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Try to help him, but move slowly
My boyfriend lives in a different state, and I’m planning to move there when we get married. I know I love him, but sometimes he is not what I consider to be responsible with money. There have been times in the past when he has taken out small loans or paid bills late in order to buy something he wanted. How can I talk to him about this?
If it were me, I think I’d make sure things move a little more slowly in the relationship until he gets his spending under control. Sometimes when things like this happen it’s just a situation where a person needs to learn the benefits of budgeting and handling money in a mature, responsible way. You can’t do something if you haven’t been taught how to do it, and hopefully this is the case with your boyfriend.
You mentioned marriage, so that tells me you’re both taking this relationship seriously—that you’re in the process of making sure you want to spend the rest of your lives with each other. Bring it up gently, and tell him why you’re concerned. Share your hopes and dreams for the future with him. You might even offer to help him make out a monthly budget. That way, once he understands the process and value of spending money on paper before the month begins, it will be easier for him to stick to it.
Good luck, Heather!
READ: Five tips for buying your first home
Don’t let budgeting myths sabotage your finances
I made a resolution to start following your plan in 2021. I talked to my parents about this, and while they like some parts of your teaching, they don’t think living on a budget is necessary if you make good money. They also said budgeting is extremely difficult. Are they right?
For whatever reason, I’m afraid your parents are way off base on this one. A lot of people trash talk the idea of budgeting, and make up all kinds of excuses for not living on one. The truth is a written, monthly budget is essential when it comes to beating debt and winning with money—period. It’s the map you need to get where you want to go in your financial journey.
There are lots of myths, and just some bad information, out there where living on a budget is concerned. Making a budget isn’t rocket science. If you can do basic math, you can create a budget. Your income minus your outgo needs to equal zero. That’s it! You might spend a couple of hours tallying all your expenses when you first start, but the process soon becomes faster and easier. All it takes is a little practice.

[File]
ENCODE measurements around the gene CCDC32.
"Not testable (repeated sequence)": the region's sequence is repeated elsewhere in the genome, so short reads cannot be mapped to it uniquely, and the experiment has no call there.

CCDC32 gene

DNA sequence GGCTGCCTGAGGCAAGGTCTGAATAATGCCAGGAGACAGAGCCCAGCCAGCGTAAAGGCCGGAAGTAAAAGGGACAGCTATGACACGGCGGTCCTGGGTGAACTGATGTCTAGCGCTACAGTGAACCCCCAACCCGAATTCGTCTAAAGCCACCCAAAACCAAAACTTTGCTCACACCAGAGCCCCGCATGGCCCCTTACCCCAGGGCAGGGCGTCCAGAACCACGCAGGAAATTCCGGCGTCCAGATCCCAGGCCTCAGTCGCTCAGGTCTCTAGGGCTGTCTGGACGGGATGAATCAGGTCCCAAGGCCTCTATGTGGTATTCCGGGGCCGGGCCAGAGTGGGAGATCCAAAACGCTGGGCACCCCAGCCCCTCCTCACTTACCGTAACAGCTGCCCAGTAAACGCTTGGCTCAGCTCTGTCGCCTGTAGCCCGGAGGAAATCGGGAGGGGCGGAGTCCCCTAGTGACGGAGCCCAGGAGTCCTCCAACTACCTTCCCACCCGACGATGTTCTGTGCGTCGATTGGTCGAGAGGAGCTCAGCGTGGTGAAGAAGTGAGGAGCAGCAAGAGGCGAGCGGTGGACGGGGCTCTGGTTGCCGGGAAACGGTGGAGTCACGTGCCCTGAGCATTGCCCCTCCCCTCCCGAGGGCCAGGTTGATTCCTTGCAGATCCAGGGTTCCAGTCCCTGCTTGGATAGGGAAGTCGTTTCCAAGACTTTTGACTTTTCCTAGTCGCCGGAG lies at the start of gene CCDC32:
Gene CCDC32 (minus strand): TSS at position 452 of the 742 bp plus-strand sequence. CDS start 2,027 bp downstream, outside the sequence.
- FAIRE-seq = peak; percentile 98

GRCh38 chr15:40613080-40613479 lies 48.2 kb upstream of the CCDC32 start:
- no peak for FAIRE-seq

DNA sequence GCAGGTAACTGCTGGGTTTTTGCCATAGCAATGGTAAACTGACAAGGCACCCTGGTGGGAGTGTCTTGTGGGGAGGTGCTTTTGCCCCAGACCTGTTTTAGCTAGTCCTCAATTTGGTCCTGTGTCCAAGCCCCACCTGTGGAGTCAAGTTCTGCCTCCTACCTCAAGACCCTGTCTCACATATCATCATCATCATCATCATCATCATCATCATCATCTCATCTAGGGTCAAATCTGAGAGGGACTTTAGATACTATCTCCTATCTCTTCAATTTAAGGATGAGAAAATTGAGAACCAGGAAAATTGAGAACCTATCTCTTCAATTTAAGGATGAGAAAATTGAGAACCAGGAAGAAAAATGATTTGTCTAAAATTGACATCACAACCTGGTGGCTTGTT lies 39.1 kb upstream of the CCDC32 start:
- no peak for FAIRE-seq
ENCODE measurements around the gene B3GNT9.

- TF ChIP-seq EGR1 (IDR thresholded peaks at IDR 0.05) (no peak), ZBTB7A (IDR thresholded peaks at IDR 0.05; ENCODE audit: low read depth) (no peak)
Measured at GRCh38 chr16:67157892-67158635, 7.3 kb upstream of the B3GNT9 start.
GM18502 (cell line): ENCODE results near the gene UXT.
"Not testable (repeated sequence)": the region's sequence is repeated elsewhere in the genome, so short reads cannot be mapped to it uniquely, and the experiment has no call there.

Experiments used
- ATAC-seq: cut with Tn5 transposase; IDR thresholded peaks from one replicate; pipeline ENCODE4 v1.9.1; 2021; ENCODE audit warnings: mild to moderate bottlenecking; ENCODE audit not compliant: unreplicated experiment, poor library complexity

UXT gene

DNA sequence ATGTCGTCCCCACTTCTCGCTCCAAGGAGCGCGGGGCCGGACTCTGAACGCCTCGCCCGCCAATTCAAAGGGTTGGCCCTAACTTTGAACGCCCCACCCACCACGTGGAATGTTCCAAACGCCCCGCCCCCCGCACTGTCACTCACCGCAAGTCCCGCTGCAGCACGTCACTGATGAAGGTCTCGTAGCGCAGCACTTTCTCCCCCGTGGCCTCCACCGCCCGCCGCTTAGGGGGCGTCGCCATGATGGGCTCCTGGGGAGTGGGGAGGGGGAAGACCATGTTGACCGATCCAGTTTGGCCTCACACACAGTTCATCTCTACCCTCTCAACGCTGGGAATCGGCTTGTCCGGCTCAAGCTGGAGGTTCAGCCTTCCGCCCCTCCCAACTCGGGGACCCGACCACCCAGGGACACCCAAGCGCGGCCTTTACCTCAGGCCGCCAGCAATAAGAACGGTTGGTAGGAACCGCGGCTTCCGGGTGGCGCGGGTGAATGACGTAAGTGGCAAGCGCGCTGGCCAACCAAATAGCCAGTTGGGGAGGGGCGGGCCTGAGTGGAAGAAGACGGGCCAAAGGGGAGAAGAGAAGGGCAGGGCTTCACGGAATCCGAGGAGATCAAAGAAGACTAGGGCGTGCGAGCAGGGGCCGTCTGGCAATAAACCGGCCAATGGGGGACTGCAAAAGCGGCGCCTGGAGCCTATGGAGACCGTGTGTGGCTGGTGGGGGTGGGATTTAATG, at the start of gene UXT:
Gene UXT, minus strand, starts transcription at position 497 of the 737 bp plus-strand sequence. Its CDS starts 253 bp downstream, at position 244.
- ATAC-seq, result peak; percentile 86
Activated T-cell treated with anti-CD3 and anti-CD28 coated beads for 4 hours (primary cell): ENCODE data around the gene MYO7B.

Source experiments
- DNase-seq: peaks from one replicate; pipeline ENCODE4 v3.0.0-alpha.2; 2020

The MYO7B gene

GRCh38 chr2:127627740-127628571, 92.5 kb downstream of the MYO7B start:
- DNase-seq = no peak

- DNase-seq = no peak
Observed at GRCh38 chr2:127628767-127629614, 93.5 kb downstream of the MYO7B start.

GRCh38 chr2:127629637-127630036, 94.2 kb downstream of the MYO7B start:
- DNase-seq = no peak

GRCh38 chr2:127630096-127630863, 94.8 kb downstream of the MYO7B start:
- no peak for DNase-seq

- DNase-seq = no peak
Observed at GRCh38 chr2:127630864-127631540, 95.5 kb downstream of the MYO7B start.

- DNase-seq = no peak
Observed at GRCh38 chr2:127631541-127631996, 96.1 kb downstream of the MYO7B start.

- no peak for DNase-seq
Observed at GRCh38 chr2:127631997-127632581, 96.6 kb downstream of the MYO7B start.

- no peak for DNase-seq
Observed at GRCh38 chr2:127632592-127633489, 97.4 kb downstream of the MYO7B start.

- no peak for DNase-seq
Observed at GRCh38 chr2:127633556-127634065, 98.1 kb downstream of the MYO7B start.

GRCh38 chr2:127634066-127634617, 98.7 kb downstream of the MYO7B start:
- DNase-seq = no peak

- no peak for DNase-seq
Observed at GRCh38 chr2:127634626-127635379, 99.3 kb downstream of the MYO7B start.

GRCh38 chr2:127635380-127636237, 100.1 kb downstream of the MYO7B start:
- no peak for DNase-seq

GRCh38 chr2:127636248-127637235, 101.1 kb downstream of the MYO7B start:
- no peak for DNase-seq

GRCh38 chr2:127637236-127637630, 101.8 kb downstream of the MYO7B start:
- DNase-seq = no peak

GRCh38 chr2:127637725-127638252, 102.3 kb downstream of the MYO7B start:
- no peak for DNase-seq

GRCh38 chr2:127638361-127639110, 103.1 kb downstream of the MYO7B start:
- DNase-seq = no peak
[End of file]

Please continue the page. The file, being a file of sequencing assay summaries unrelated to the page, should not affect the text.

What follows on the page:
If you think doing a budget is only for people who have trouble making ends meet, think again. My wife and I have lived by a written, monthly budget every single month for about 30 years. It doesn’t matter whether you’re a multi-millionaire, or if you have just $100 to your name, knowing exactly how much money you have—and where it’s going—is an essential part of managing your finances accurately and successfully.
Believe me, I hear dozens of other excuses, too. You’d be amazed at how many people don’t make a budget every month because they think it’s “boring.” Others claim they can do their budgets in their heads. I don’t think so! For a budget to really work, it needs to be something you can track down to the last penny. And if you’re married and saying you can do a monthly budget in your head, that means only one of you is involved in the decision making. That’s a recipe for disaster in your finances and your relationship.
A budget represents your financial game plan for the upcoming month and years ahead. As Benjamin Franklin said, “If you fail to plan, you are planning to fail.”
First, define long term
What is your advice when it comes to investing a one-time, lump sum of $4,000 for a long period of time? I recently received an inheritance from an uncle who passed away, and I want to make the money work for me. I’m 33 and my home is paid for, plus I have no debt and an emergency fund of six months of expenses. I am also maxing out my 401(k) at work. Thank you for your advice.
I’m sorry to hear about your uncle, but I’m sure he was proud of the responsible young man you’ve become. You’ve made some very mature decisions where your finances are concerned, and as a result you’re at a great spot in life.
When it comes to investing, I consider a “long period of time” to be 10 years or more. If this is the case with you, I’d suggest a good mutual fund with a solid track record of between 15 and 20 years.
I know some folks like to take chances and play single stocks on a one-time investment like this, but I don’t think that’s a good idea. Single stocks just don’t consistently generate the kinds of returns a good mutual fund will over time.